The Lower Depths at Manchester Capitol Theatre

Last night I went to see The Lower Depths at Manchester’s Capitol Theatre. The production of Gorky’s masterpiece was produced, directed and acted by final year students at the prestigious Manchester School Of Theatre. I had heard great things about the Manchester School’s productions – they have a habit of unearthing real talent and it is often a showcase for the stars of tomorrow.

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Although I am a theatre buff, as you know, I’ve never seen this work before. I am a huge fan of Gorky’s autobiographical novels – I read his ‘My Childhood’ three times whilst I was a student, so I had an idea what to expect: oppression, misery and discourses on how the proletariat are being downtrodden by the wealthy Russian landowners. I certainly wasn’t disappointed! The irony of course is that history judges Gorky as a close friend of Stalin who had more than a hand to play in the terrors that swept through Russia during his dictatorship.

The Lower Depths is not a cheerful play. Act one ends with a woman dying of tuberculosis and Act two ends with the hero hanging himself. In between there is cruelty, murder and hatred and a graphic scene of a woman who has had boiling water thrown over her. Yet, for all that, it is a fantastic theatrical experience.

It is a hard play for young actors to work with, many of the characters are older and world weary and whilst the themes of impoverishment and crushed dreams are as relevant as ever the setting is alien. Having said that many of the actors did a sterling job. I would single out three for especial praise – Elena Clements as a captivating Natasha, Simon Pothecary as Vasca – the man caught in a deadly web of lust and intrigue and especially Dale Mathurin – highly believable as the wise old man with a secret past.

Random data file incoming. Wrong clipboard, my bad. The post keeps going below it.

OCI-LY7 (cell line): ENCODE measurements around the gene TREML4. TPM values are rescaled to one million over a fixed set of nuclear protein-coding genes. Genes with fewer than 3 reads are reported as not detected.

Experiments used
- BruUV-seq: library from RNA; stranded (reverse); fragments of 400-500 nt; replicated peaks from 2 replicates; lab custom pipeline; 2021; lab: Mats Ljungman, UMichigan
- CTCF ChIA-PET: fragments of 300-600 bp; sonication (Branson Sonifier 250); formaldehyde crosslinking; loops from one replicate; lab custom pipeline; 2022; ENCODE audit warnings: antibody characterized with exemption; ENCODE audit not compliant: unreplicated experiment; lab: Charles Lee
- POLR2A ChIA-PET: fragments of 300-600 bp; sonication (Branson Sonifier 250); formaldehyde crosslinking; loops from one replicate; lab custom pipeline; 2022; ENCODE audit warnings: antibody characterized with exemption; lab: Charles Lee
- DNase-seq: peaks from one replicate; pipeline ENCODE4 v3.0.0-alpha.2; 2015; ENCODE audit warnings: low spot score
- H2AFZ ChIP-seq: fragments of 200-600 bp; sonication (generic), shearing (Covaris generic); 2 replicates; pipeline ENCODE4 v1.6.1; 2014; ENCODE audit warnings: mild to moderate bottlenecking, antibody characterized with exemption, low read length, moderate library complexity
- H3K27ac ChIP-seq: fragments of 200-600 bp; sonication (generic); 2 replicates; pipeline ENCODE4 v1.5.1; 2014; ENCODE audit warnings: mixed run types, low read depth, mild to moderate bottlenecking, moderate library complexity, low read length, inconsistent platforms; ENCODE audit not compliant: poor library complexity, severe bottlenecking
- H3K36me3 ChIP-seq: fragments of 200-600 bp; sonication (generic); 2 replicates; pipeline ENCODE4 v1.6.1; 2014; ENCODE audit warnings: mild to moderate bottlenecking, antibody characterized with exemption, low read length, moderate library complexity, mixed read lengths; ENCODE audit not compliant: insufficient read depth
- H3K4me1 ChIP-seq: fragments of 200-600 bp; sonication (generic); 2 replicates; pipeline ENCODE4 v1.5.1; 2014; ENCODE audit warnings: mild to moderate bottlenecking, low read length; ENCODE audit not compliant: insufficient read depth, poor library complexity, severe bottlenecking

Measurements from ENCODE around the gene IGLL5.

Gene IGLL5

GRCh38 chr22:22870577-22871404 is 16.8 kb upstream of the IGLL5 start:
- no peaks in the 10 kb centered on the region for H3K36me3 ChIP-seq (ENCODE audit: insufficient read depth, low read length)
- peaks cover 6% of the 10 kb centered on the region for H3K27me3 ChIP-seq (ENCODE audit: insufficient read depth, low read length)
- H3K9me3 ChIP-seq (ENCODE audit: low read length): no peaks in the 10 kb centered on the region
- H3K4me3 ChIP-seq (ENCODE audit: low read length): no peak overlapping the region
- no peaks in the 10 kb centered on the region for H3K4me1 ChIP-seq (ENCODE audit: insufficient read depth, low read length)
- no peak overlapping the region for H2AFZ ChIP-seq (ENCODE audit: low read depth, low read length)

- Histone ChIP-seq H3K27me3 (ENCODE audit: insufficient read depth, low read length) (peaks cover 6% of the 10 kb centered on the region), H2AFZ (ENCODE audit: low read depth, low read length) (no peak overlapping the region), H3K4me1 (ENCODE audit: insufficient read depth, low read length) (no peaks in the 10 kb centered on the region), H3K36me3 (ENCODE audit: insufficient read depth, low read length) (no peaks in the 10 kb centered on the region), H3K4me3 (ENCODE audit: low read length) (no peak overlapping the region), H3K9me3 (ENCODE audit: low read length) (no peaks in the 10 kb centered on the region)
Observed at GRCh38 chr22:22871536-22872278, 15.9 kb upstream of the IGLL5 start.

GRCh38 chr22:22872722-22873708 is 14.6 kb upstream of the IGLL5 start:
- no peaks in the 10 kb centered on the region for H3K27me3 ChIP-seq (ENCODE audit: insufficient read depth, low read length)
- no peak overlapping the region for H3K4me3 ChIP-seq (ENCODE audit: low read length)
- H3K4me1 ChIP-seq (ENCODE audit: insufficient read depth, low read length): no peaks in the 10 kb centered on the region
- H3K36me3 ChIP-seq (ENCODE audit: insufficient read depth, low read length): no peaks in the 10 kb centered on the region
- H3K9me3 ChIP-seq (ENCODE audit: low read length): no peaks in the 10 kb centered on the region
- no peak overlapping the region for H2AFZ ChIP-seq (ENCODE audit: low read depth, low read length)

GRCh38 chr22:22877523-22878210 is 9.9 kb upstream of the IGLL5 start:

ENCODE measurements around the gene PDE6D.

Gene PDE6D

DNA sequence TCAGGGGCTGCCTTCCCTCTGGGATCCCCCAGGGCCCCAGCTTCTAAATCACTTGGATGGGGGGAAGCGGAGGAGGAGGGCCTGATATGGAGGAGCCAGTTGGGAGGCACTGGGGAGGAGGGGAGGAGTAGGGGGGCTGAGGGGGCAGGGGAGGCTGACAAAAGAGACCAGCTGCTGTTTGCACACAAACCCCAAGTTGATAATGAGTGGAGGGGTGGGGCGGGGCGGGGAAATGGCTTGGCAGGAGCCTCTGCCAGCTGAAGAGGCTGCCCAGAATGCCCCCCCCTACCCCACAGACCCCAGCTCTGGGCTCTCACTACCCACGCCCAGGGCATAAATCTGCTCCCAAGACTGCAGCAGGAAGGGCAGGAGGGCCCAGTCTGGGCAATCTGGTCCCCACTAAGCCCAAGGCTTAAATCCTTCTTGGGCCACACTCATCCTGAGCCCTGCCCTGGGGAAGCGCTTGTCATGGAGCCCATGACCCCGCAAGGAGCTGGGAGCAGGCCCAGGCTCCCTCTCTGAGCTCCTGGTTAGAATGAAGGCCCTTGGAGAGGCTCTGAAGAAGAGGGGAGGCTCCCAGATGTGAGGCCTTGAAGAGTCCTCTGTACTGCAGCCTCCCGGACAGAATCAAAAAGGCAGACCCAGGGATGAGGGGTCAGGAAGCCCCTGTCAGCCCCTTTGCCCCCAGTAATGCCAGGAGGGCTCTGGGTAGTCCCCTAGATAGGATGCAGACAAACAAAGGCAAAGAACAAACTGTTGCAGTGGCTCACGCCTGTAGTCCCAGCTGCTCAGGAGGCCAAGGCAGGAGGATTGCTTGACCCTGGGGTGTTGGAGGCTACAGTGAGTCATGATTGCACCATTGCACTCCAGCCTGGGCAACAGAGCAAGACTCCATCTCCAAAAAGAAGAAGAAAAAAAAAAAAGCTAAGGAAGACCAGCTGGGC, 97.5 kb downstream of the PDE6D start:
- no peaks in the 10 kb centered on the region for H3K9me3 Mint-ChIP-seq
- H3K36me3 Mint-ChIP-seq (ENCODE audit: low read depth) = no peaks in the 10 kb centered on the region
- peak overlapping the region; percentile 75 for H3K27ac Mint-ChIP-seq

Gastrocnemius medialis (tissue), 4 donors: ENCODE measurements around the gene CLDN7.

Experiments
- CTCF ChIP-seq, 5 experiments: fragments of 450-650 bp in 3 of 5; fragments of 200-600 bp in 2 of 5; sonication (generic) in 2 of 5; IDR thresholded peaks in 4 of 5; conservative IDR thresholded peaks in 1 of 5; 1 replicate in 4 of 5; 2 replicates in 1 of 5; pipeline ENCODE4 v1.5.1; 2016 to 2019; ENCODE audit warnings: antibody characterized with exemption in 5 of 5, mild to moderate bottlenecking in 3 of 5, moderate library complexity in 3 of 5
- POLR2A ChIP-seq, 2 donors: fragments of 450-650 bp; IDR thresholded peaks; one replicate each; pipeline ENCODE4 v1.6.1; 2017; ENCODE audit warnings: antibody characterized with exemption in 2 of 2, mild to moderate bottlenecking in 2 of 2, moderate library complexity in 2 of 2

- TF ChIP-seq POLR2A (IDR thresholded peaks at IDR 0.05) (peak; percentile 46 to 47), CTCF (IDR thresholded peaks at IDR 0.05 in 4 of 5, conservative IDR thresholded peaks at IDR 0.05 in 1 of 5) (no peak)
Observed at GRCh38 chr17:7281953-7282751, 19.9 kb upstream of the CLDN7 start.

The staging was wonderful. Full advantage was taken of the Capitol’s intimate surroundings, bunk beds were arranged around the audience and you could almost feel the wind whistling around. There were Russian songs as well – expertly performed, Manchester’s School Of Theatre has some impressive vocal talent!

It was a very brave staging, full credit must go to the director Madeleine Potter. Under her leadership the ensemble really threw themselves into their roles. I would love to see them attempting something like The Ghost Sonata by Strindberg or Rhinoceros by Ionesco – experimental yet brilliant, I believe this young cast could pull it off!

It runs until Saturday at the Capitol Theatre, just off Manchester’s Oxford Road and I recommend that you try it. I give it a four tortoise shell rating and a deserved round of applause! We need more theatre like this, challenging and well executed.

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